Stories from PA History
The American Revolution, 1765-1783
The American Revolution, 1765-1783
Chapter Four: Border Wars

During the American Revolution the battles fought on Pennsylvania's frontier were more complicated and savage than those waged along the eastern seaboard.
Map of Pennsylvania's disputed borders
Map of Pennsylvania's disputed borders
Support of the struggle for independence came slowly to the Scots-Irish and German settlers who lived on the Pennsylvania frontiers. Until 1774, they tended to be more concerned with the immediate problems of boundary disputes and frontier defense, problems that they blamed on the provincial government in Philadelphia, which paid only reluctant attention to these issues. After Parliament's passage of the Intolerable Acts, however, settlers in the Pennsylvania backcountry quickly formed radical committees of correspondence and committed fully to the Revolutionary cause.

Pennsylvania's frontiers were ripe for conflict. The original Royal charters of Connecticut, Virginia, and Pennsylvania all had vague and overlapping boundaries that led to disputes over millions of acres.
<i>The Allies</i> political cartoon depicting George III sharing a bone with a Native. He is using the top of a skull as a bowl.
“The Allies–Par Nobile Fratrium," 1780.
When the American Revolution broke out, these long-standing boundary disputes and decades of simmering hostilities between frontier settlers and Native Americans burst into brutal and bloody warfare. This warfare also undermined the Pennsylvania backcountry's local biases by uniting the Scots-Irish and German settlers who fought a three-pronged war - against the British, Indians, and immigrants from Virginia and Connecticut - and by tying them more closely to the state government in Philadelphia that before the war had been so distant and unresponsive to their concerns.

The conflicts with Native Americans and Pennsylvania's neighboring colonies caused by vaguely defined boundaries had begun in the late 1600s. Connecticut had claimed the northern half of Pennsylvania under its "sea-to-sea" charter of 1662. In the early 1760s, land-hungry Connecticut settlers led by markerColonel John Franklin had begun flowing into the Wyoming Valley. The Penn family protested and in 1763 British authorities required Connecticut to prevent any further settlement of its residents in the disputed territory.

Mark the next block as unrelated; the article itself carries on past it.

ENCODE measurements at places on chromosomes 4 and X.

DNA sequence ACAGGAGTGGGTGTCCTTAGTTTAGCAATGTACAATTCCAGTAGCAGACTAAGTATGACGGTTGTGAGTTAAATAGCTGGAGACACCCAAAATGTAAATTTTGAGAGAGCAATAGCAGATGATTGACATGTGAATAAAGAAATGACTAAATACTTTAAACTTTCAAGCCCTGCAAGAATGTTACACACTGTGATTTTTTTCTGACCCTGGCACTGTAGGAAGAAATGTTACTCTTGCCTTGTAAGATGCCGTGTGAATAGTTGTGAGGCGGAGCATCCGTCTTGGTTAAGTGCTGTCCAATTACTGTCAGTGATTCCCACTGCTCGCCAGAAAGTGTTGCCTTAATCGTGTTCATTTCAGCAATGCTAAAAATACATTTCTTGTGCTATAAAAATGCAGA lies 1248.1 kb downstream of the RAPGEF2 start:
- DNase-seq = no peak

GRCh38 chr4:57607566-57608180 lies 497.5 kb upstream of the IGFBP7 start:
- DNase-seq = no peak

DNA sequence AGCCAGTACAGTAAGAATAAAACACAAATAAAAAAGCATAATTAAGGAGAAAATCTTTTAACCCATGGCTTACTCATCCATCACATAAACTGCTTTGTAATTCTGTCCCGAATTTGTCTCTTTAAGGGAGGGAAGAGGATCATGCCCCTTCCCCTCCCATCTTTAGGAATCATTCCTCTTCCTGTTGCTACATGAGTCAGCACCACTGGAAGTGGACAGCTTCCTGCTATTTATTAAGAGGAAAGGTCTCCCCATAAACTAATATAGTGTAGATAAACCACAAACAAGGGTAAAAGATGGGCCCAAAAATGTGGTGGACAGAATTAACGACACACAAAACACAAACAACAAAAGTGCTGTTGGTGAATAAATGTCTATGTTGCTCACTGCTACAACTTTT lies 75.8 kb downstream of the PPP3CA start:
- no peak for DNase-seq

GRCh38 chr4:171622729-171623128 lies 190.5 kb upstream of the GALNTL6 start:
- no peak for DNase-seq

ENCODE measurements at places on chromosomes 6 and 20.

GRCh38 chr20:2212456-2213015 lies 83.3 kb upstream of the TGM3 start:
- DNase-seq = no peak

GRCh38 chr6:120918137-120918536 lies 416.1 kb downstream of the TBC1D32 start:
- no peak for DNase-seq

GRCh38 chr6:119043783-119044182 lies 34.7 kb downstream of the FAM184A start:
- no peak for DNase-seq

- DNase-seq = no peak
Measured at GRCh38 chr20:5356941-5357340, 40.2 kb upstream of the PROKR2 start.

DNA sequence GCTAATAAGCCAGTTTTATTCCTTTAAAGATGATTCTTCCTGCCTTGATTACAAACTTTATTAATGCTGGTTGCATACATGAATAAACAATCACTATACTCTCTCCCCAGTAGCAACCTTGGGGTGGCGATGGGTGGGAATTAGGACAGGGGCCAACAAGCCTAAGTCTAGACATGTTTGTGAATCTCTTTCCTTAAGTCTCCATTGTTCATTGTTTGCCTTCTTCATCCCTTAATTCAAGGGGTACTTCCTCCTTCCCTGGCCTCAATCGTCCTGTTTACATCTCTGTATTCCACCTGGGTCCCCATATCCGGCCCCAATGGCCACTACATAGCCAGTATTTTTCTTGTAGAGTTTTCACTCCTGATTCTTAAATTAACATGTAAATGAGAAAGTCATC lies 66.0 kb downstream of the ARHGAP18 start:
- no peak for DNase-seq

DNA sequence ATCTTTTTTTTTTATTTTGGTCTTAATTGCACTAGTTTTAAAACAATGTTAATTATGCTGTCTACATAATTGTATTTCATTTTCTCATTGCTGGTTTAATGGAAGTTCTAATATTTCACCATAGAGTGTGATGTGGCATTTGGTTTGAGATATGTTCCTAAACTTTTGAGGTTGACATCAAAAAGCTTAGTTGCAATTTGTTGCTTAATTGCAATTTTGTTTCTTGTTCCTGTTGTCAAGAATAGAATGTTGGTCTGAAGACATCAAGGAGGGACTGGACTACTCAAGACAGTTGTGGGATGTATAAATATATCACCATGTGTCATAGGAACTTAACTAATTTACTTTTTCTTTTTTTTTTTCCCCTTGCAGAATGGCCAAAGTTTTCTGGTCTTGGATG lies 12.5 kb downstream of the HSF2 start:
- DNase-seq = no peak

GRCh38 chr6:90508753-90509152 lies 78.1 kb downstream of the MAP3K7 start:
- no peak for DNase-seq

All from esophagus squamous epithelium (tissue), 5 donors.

At the same time the Penns made land grants to Pennsylvania settlers on the condition that they defend the territory against Connecticut claimants. This triggered a series of "Yankee-Pennamite Wars" that began when Connecticut Yankees mobilized their forces at markerFort Durkee in 1769, and then escalated after the Pennamites constructed and manned markerFort Wyoming in 1771. The Yankee-Penamite Wars lasted throughout the Revolutionary period, ending in 1784. During the American Revolution, many Iroquois, hoping to secure their own control of the area, joined forces with British Rangers and laid waste to white settlements in the Wyoming Valley.

Oil on canvas painting of a battle scene between Native Americans and soldiers
"Massacre at Wyoming," by Alonzo Chappel, 1858.
Southwestern Pennsylvania was also contested territory on the eve of Independence. Virginia had long claimed access to the headwaters of the Ohio River under its own 1609 "sea-to-sea" charter. In 1774, Virginia's governor, Lord Dunmore, exploited Indian conflicts in the area to solidify that claim. At markerAugusta Town, in present-day Washington County, settlers claimed land under Virginia's jurisdiction that they made a district in Virginia's Augusta County. There, too, they organized the first county court west of the Monongahela River.

Of all Pennsylvania's boundary disputes, however, those with the Indians were most prolonged and severe. Originally, the Algonquian tribes who inhabited Pennsylvania enjoyed friendly relations with the early European settlers, especially William Penn, whose proprietorship of the colony marked the beginnings of a unique friendship based on mutual trust and respect. But after his death in 1718, Penn's sons, anxious to enhance their personal wealth and power, cheated the Indians out of their lands through notorious acts like the markerWalking Purchase of 1737. Five years later, the Penns allied with Iroquois to drive the Delaware out of their lands in the Susquehanna valley.

A view of Fort Robertdeau, in Sinking-Spring Valley, 1788
A View of Fort Robertdeau, in Sinking-Spring Valley, State of Pennsylvania,"...